In the ebb and flow of the genome, HATs are the ebb and HDACs are the flow. HDACs are responsible for removing the acetyl groups put on histones (and other proteins) by the histone acetyltransferases (HATs). This process is a vital aspect of epigenetic regulation of gene expression and more generally for the control of cellular stability.
Histone Deacetylase Classes
Higher organisms have a more complex set of HDACs. These HDACs have been divided into three classes based on sequence homology and phylogenetic relationship see (de Ruijter et al., 2003): class I is similar to Rpd3 and Hos1/2, class II is similar to Hos3 and HDA1 and class three is similar to the sirtuins. Higher eukaryotes also have an unrelated HDAC, in mammals HDAC11, which forms its own fourth class. Classes I and II share a conserved catalytic mechanism: they both use zinc to catalyze hydrolysis of the lysine-amino bond. Class IV has a similar mechanism, though it evolved separately. Class III are totally different, and rely on NAD onto which to transfer the acetyl group, thus making them important for energy metabolism as well as transcription (Blander and Guarente, 2004). Mammals have 18 known HDACs divided among these 4 classes (de Ruijter et al., 2003).
The regulation of HDACs is a very intricate and balanced process. Other than HDAC8, HDACs function as large, multi-protein complexes composed of several, often different HDACs (Yang and Seto, 2003). These complexes help to direct and coordinate HDAC function. Post-translational modifications are also crucial for HDAC function. Phosphorylation has been shown to be especially important for regulating class I HDACs. High phosphorylation of HDAC2 is required for its localization to promoters, while low phosphorylation causes its localization to gene bodies (Sun et al., 2007).
Given the core biological function of HDACs, it is not surprising that they are extremely important in disease and are the target of many drugs. Imbalance of histone acetylation is a common aspect of many disorders. HDAC inhibitors (HDACi’s) are common drugs for treating cancers, neurodegenerative diseases, and metabolic disorders to name a few (Tang et al., 2013). Since HDACs often act broadly on the transcription of many genes, their inhibition results downstream changes in gene-expression conferring their therapeutic properties (Kelly and Marks, 2005). HDACi’s have long been used in treating neurological conditions, but their use in cancer treatments is just heating up. Vorinostat is one two HDACi cancer treatment drugs on the market. It is used to treat cutaneous T cell lymphoma and functions by inhibiting class I and II HDACs leading to antiproliferative effects on gene expression (Kelly and Marks, 2005).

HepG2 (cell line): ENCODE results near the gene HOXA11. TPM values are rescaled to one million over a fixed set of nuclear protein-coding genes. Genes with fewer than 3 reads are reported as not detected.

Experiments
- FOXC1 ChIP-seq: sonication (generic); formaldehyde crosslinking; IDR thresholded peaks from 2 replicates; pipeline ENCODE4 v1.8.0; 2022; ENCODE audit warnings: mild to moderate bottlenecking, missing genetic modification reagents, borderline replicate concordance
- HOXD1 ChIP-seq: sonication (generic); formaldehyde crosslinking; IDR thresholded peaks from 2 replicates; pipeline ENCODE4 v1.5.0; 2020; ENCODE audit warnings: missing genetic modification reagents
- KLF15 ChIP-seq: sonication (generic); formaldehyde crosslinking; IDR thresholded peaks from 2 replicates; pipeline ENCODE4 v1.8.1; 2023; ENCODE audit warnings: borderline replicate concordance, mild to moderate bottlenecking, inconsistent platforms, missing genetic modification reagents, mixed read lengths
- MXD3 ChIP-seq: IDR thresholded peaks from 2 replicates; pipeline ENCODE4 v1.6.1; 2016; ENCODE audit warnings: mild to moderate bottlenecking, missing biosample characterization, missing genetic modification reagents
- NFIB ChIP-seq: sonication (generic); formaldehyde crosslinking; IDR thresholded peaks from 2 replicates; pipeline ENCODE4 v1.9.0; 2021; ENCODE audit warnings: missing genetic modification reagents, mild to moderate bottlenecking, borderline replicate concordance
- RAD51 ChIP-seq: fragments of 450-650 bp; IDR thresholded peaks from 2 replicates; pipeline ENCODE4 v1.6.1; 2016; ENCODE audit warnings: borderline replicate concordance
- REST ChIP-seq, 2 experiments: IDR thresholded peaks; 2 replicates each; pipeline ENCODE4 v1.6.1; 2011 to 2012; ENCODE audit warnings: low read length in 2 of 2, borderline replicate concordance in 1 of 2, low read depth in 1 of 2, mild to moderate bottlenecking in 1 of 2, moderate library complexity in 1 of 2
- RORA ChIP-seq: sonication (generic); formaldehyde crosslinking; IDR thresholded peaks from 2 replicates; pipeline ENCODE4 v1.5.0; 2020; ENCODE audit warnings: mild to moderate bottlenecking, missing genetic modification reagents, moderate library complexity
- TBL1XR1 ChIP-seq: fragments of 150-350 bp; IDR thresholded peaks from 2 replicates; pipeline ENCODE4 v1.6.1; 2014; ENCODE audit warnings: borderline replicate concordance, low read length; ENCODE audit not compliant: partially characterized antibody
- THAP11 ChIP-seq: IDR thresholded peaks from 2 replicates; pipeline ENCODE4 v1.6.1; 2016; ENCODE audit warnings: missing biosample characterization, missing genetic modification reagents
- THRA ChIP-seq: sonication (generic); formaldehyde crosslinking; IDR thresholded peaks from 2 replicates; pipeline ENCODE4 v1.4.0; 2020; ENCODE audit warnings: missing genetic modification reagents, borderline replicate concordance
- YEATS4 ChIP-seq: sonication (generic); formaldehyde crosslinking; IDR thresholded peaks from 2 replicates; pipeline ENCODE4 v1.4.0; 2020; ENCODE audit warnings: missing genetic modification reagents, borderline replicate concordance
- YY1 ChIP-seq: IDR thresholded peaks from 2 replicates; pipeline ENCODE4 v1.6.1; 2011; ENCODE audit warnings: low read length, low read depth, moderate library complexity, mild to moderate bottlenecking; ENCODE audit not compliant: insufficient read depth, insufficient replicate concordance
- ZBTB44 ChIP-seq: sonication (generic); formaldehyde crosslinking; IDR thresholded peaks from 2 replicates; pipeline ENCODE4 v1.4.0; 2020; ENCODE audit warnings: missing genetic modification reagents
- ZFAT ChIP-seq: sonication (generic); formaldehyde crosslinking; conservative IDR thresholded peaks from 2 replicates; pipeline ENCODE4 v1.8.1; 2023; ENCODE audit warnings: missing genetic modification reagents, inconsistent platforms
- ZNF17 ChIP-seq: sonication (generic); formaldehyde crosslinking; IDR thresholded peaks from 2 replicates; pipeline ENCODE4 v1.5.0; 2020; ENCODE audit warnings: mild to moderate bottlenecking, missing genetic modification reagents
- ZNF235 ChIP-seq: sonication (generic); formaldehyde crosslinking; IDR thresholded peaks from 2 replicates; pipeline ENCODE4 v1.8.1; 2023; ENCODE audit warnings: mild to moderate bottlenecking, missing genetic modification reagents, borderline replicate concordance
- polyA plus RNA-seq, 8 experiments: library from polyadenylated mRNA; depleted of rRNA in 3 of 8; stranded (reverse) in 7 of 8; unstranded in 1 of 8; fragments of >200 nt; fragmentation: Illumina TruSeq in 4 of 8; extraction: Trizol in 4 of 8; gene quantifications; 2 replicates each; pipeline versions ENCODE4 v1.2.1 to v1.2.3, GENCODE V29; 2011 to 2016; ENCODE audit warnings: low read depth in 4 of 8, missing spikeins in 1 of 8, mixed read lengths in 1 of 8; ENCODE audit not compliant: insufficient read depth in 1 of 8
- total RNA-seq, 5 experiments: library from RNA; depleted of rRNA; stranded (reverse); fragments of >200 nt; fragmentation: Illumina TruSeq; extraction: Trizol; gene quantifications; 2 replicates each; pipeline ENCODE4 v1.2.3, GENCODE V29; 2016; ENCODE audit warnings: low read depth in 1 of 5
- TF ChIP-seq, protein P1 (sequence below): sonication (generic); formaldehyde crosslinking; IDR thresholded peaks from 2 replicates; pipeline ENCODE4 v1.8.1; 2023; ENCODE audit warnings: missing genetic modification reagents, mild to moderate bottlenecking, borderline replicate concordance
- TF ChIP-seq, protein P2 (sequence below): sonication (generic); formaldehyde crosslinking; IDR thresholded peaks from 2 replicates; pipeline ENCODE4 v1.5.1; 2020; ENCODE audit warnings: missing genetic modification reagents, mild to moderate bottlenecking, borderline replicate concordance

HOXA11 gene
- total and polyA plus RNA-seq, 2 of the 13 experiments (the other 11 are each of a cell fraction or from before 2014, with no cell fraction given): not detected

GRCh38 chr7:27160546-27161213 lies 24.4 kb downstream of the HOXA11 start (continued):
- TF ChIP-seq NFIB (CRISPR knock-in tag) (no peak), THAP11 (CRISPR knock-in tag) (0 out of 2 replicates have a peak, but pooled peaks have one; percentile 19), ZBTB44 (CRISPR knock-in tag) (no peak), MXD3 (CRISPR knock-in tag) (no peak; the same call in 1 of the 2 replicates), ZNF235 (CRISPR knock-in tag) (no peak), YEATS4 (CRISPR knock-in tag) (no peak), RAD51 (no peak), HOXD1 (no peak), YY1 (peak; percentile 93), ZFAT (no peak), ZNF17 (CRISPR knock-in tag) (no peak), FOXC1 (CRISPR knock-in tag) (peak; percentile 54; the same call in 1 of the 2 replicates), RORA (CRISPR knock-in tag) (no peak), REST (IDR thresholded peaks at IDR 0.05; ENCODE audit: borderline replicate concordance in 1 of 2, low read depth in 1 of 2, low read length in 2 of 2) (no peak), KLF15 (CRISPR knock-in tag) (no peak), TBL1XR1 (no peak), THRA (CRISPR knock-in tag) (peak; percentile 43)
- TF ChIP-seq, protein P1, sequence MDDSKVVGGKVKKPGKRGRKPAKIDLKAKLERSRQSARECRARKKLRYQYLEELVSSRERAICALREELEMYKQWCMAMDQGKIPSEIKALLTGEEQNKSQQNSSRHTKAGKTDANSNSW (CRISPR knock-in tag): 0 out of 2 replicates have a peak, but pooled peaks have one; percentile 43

Recently, interest in HDACi’s as cognitive enhancers has taken root. It has been known for some time that increased histone acetylation in the brain is associated with memory formation, while decreased acetylation is associated with memory impairment (Federman et al., 2009; Stilling and Fischer, 2011). It was later shown that HDACi’s could rescue some cognitive-impairments to normal functioning (Fischer et al., 2010). Whether HDACi’s can actually enhance cognitive function above normal levels in normal individuals is a topic of current research.
Histone Deacetylase Additional Reading
Haberland, M., Montgomery, R.L., and Olson, E.N. (2009). The many roles of histone deacetylases in development and physiology: implications for disease and therapy. Nat. Rev. Genet. 10, 32-42.
This review explores many of the basics of HDACs: regulation of their expression, classification, mechanistics. The authors then go over specific HDACs and the role of each in development and cellular function.
West, A.C., and Johnstone, R.W. (2014). New and emerging HDAC inhibitors for cancer treatment. J. Clin. Invest. 124, 30-39.
This recent review assess the two approved HDACi anti-cancer agents. The review also examines the function and potential of several other HDACi’s currently at various stages of development.
- Blander, G., and Guarente, L. (2004). The Sir2 family of protein deacetylases. Annu. Rev. Biochem. 73, 417-435.
- de Ruijter, A.J., van Gennip, A.H., Caron, H.N., Kemp, S., and van Kuilenburg, A.B. (2003). Histone deacetylases (HDACs): characterization of the classical HDAC family. Biochem. J. 370, 737-749.
- Federman, N., Fustinana, M.S., and Romano, A. (2009). Histone acetylation is recruited in consolidation as a molecular feature of stronger memories. Learn. Mem. 16, 600-606.
- Fischer, A., Sananbenesi, F., Mungenast, A., and Tsai, L.H. (2010). Targeting the correct HDAC(s) to treat cognitive disorders. Trends Pharmacol. Sci. 31, 605-617.
- Kelly, W.K., and Marks, P.A. (2005). Drug insight: Histone deacetylase inhibitors–development of the new targeted anticancer agent suberoylanilide hydroxamic acid. Nat. Clin. Pract. Oncol. 2, 150-157.
- Stilling, R.M., and Fischer, A. (2011). The role of histone acetylation in age-associated memory impairment and Alzheimer’s disease. Neurobiol. Learn. Mem. 96, 19-26.
- Sun, J.M., Chen, H.Y., and Davie, J.R. (2007). Differential distribution of unmodified and phosphorylated histone deacetylase 2 in chromatin. J. Biol. Chem. 282, 33227-33236.
- Tang, J., Yan, H., and Zhuang, S. (2013). Histone deacetylases as targets for treatment of multiple diseases. Clin. Sci. (Lond) 124, 651-662.
- Yang, X.J., and Seto, E. (2003). Collaborative spirit of histone deacetylases in regulating chromatin structure and gene expression. Curr. Opin. Genet. Dev. 13, 143-153.